The UCLA Gluck String Quartet performed a stellar presentation for Pierce College in a jam-packed music hall at the Concert at Pierce event March 20, sponsored by the Pierce College Associate Student Organization.
Music Adjunct and host of the Thursday concert events James Bergman was delighted to have the group perform, and started off the recital with his praises.
“They [UCLA] have an amazing program,” Bergman said. “We’re glad to have the Gluck string quartet perform for us at Pierce.”
The group, Amy Tang, Timothy Chin, Theo Ma, and Andrea Yu, is composed of two violinists, a violist, and a cellist respectively. On the edges of their seats, the quartet delivered a moving performance for the people in attendance.
Playing compositions by Mozart, George Gershwin, and Tchaikovsky, the UCLA Gluck String Quartet showed their musical versatility while feeding off the energy from each other and the audience. The group did a total of seven compositions.
Starting the concert Mozart’s Divertimento in D major, the classical composition epitomizes chamber music, gradually picking up pace and leading with riveting violin riffs.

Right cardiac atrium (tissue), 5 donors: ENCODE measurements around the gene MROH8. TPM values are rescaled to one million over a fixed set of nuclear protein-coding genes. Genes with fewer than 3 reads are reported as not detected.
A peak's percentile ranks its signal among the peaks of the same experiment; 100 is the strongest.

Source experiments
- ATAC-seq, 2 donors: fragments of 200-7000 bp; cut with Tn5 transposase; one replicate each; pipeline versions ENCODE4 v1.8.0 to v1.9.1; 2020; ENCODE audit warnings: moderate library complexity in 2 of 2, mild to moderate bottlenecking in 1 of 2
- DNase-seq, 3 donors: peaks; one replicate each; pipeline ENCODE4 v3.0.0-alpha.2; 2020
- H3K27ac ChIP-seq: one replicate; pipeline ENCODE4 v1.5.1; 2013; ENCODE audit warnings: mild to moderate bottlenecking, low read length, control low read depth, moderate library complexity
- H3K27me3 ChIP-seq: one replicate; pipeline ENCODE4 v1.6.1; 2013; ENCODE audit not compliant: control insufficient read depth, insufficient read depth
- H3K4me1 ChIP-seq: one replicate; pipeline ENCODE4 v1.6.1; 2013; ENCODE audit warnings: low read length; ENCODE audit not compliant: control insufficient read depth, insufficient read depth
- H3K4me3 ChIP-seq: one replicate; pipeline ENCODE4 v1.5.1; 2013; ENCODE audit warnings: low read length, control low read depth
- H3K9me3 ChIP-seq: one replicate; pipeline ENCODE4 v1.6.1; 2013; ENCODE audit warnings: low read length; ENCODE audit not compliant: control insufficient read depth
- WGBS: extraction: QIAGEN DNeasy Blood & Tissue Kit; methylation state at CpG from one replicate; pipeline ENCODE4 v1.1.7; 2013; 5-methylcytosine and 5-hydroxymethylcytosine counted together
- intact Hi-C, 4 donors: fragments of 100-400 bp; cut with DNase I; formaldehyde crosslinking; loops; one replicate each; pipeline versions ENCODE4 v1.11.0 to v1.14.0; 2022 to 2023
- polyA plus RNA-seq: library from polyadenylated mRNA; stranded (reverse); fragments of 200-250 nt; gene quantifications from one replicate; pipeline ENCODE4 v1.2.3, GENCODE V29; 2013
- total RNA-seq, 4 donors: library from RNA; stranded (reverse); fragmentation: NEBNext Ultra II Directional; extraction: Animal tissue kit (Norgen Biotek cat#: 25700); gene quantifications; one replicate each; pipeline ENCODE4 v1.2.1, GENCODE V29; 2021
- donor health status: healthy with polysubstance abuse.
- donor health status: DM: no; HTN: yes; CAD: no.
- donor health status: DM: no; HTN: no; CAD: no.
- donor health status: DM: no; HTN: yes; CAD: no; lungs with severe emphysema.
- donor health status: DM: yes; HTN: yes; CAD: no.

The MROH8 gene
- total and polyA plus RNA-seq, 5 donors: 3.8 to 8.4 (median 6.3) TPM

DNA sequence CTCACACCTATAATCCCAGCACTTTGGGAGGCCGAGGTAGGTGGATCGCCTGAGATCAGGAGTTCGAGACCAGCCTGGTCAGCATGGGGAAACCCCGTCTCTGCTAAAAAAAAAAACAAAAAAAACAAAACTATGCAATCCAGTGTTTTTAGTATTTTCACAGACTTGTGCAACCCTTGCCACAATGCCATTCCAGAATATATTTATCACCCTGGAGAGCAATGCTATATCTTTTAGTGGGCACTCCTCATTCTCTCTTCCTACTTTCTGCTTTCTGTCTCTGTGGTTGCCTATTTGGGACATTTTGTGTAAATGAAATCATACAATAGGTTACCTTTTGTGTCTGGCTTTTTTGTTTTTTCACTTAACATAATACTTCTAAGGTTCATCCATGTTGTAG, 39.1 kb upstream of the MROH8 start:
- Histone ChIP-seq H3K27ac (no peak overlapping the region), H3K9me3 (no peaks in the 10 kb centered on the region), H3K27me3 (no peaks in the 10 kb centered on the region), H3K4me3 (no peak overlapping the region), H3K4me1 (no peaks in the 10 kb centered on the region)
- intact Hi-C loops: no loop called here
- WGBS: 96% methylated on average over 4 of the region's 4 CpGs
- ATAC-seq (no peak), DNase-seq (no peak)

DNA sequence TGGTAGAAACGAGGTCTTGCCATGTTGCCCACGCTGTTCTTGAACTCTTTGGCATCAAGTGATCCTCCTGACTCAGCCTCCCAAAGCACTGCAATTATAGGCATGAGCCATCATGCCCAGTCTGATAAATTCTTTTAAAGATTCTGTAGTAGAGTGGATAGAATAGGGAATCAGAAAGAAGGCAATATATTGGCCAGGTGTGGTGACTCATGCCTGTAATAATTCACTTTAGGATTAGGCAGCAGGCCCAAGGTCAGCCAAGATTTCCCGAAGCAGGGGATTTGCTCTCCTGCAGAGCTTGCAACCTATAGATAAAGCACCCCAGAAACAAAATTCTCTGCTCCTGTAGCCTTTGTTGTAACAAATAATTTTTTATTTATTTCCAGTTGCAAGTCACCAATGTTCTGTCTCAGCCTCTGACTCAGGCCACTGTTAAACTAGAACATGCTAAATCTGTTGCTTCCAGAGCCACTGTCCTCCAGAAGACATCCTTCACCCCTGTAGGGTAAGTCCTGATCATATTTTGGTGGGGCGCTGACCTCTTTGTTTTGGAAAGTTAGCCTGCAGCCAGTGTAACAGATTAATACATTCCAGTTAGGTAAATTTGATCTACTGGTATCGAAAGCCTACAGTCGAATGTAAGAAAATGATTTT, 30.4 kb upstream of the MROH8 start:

During the performance, the group broke down each composition and provided information as to which instruments served what purpose.
Violist Theo Ma talked about the pros and cons of playing the viola in chamber music and in music as a whole.
“It’s kind of a hard position to be in,” Ma said. “The violist is more of a pace setter, it doesn’t really stand out as much as the other instruments.”
Another composition they performed, Rhapsody in Blue, resembled the score of an old Tom and Jerry scene, with several changes of pace and a pizzicato interlude which fell right in the middle of the song.
For their last composition, the group performed a medley of 50’s era R&B, doo-wop, country, and rock n’ roll hits. This composition was especially interesting because they’re not normally performed in a chamber music fashion.
Along with their performance, the UCLA Gluck String Quartet Cellist Andrea Yu offered perspective to the audience about the specific mind states that the composers were in when they created their music.
“Apparently Mozart liked to party,” Yu said. “Were these composers writing these pieces because it came from the heart? Or was he writing them to support his habit?”
Altogether, the UCLA Gluck String Quartets talent and execution instilled a little bit of culture to the audience while still managing to give a great performance.
The Ruslan Biryukov trio is set to play at the next Thursday concert March 27th, with the doors opening at 12:45 and free admission in the 3400 Music Building room.